That summer, I woke up at 6 in the morning and snuck into a different dorm so I could watch the French Open final (the importance of which to Federer’s resume had suddenly become clear) on the big screen TV in their lounge. Coincidentally, though Federer didn’t win the match, it was while I was watching that I constructed my first crossword puzzle. Sometimes I wonder if maybe, had I given it my full attention, he could have kept up the energy level that let him win the second set. I was still a firm believer in sports superstitions then.

2008 was a bit of a more difficult year for Federer, and it was for me too. I was living alone, struggling with some girl problems, and debating what field of study I wanted to pursue. I was always sad seeing Federer falter in some of the early tournaments, but I appreciated the reminder that no one was perfect.

That summer I tried to stay up all night to watch the French Open final which began at 5 AM. I fell asleep on the couch next to my girlfriend at the time, another Federer fan, and we woke up to the sad news that he’d been denied yet again. For breakfast we ate the vanilla ice cream we’d been planning to eat in the middle of the night for dessert, to cheer ourselves up.

That girlfriend and I split up for a time during early July. I watched the Wimbledon final at home, with my mom and brother. By then, many of my friends knew how much I liked Federer and had taken up cheering for Rafa as a way to tease me. By the end of the third set, when it looked like Federer was going to lose 6-4, 6-4, 6-4 , text messages were pouring into my newly-purchased iphone teasing me about his lack of mental toughness. Federer dug in, broke twice, and won the tie break. That scenario repeated itself a set later.

The match lasted so long that I had to leave to have coffee with an old friend who was going off to college and wanted some advice. I almost blew her off just to keep watching. Eventually I decided to go, but raced home to discover they were still on serve, and the light was fading.

Of course, the final outcome wasn’t what I wanted it to be. On the up side, commiserating over Federer’s gut-wrenching loss in the greatest tennis match ever played got me talking to my tennis-playing ex again. We dated for several more months after that.

As I said at the beginning of the post, after the Wimbledon match I thought Federer was done for. He won the 2008 US open, a match I was almost afraid to watch. He faltered again in the 2009 Australian, but I made friends with my new housemates by convincing them to stay up late and watch it with me. As I recall, I also had to buy them pizza but it was worth it.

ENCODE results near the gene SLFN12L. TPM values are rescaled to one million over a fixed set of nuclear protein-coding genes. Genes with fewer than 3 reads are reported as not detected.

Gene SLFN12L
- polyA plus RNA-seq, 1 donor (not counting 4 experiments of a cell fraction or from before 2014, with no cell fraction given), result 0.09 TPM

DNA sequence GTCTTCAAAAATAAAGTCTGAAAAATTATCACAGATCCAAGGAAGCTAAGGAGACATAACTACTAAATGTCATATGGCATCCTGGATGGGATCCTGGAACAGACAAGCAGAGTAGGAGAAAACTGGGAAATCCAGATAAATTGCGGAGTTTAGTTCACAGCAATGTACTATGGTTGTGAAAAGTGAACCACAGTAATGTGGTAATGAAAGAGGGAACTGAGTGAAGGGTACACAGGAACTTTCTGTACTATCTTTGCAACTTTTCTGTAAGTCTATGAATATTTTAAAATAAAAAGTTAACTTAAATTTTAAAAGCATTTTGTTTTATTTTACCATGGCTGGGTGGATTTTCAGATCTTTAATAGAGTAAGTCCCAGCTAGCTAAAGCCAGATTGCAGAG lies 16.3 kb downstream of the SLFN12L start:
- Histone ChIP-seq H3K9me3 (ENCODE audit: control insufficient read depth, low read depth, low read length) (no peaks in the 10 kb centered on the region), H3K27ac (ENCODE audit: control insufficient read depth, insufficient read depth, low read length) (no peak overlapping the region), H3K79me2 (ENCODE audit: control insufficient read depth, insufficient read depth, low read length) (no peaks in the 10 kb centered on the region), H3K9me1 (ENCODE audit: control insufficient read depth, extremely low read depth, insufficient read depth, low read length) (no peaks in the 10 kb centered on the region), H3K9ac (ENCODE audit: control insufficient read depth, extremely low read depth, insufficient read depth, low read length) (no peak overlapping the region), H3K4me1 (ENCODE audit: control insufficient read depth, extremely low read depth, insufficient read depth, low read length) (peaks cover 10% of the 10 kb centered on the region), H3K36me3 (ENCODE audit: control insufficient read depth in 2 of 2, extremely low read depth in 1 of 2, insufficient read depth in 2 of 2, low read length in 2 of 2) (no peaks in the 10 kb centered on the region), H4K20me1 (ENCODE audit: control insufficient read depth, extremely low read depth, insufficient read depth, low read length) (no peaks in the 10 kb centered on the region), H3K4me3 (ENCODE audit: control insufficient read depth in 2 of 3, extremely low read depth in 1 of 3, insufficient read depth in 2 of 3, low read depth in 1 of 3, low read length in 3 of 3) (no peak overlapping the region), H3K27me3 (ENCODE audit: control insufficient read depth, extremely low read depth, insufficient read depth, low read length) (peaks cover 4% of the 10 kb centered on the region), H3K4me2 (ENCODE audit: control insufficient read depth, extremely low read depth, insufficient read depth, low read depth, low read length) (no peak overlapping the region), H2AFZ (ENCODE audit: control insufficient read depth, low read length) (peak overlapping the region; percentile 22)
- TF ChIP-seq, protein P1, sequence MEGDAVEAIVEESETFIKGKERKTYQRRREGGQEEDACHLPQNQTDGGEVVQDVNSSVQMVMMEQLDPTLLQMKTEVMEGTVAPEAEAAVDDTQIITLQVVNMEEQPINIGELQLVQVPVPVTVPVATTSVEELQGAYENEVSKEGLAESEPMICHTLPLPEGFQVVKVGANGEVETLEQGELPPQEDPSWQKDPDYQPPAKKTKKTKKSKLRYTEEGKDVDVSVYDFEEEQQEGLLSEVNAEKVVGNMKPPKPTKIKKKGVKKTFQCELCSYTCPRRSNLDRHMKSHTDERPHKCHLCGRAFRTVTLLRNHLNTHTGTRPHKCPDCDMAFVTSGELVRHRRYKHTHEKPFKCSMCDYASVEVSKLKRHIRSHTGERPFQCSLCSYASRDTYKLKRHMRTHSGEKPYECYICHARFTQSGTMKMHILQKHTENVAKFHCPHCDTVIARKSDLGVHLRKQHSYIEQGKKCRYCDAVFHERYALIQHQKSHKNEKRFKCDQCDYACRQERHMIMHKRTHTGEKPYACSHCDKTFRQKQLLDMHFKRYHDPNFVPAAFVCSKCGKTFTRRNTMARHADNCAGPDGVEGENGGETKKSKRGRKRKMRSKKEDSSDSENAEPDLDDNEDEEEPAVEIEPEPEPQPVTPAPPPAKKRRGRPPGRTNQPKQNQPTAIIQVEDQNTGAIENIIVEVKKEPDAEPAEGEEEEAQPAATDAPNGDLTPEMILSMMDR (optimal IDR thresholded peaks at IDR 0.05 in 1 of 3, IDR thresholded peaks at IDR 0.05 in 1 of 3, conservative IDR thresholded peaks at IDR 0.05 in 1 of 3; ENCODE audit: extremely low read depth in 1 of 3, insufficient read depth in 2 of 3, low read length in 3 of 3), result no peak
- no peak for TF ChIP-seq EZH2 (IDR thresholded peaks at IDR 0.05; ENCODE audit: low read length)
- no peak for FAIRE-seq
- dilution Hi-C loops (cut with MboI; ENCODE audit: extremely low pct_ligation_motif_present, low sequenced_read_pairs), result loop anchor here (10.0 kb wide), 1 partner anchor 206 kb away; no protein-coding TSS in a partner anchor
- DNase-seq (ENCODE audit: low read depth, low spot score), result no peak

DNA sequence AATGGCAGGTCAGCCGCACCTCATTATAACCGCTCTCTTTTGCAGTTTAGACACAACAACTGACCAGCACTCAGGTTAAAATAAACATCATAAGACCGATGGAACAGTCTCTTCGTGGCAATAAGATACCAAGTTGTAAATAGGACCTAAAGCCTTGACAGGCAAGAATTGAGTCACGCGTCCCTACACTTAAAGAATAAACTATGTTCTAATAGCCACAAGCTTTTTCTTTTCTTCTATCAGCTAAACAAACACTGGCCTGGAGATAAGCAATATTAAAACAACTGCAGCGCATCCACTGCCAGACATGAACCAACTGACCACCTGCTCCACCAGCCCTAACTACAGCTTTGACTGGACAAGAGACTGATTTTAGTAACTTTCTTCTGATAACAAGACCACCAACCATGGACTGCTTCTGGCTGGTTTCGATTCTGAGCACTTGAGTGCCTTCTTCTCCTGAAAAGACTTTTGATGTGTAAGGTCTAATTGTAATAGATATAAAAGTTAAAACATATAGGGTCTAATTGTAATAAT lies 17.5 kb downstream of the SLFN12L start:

That summer, my family and I went on the best trip of my life to Ecuador and the Galapagos Islands. I was almost relieved I wouldn’t have to watch Federer lose another French Open final to Rafa Nadal. But one day, in a quaint little hotel in Cuenca, I picked up a copy of a newspaper and, although I couldn’t read the Spanish, saw that Rafa had lost in the quarterfinals to a Swede named Robin Soderling. I actually remembered Soderling from the previous year’s Wimbledon, where he’d drawn criticism from some (and praise from me) for making fun of Rafa’s tendency to bend the rules about the time allowed between points. I was thrilled, until I discovered that our trip itinerary would put me miles and miles off the coast of South America the day of the final. After three years of waking up early to cheer Federer on towards completing a career grand slam, I had to hear that he finally pulled it off from a middle aged british man who called it a “career grand prix.”

I was lucky I was in the most beautiful place I’d ever seen, or I would have been upset.

the 2009 Wimbledon was obviously a big deal as well, a tremendous rematch between a resurgent Andy Roddick and a rejuvenated Roger. This time, I got to watch the whole thing, and this time it ended just the way I wanted it to. I have a friend who has only seen two tennis matches in his life, the 2008 and 2009 Wimbledon finals. I told him he should never watch another one again, to preserve the perfection. I’m not sure he has.

And then there was 2010, just last year. Undoubtedly Federer’s least successful since his rise to prominence, and yet one that still saw him win a grand slam and smash a number of records. When he was winning, it was good to see that the old guy could still do it. Crazy though it sounds, watching a sport where 30 means “old” made me feel more sane for suddenly feeling my own elderly status at the ripe old age of 21. And when Federer was struggling, it made me feel better watching how I, too, faced more and more difficulties to overcome the older I became. But I like to think that both of us still did respectably.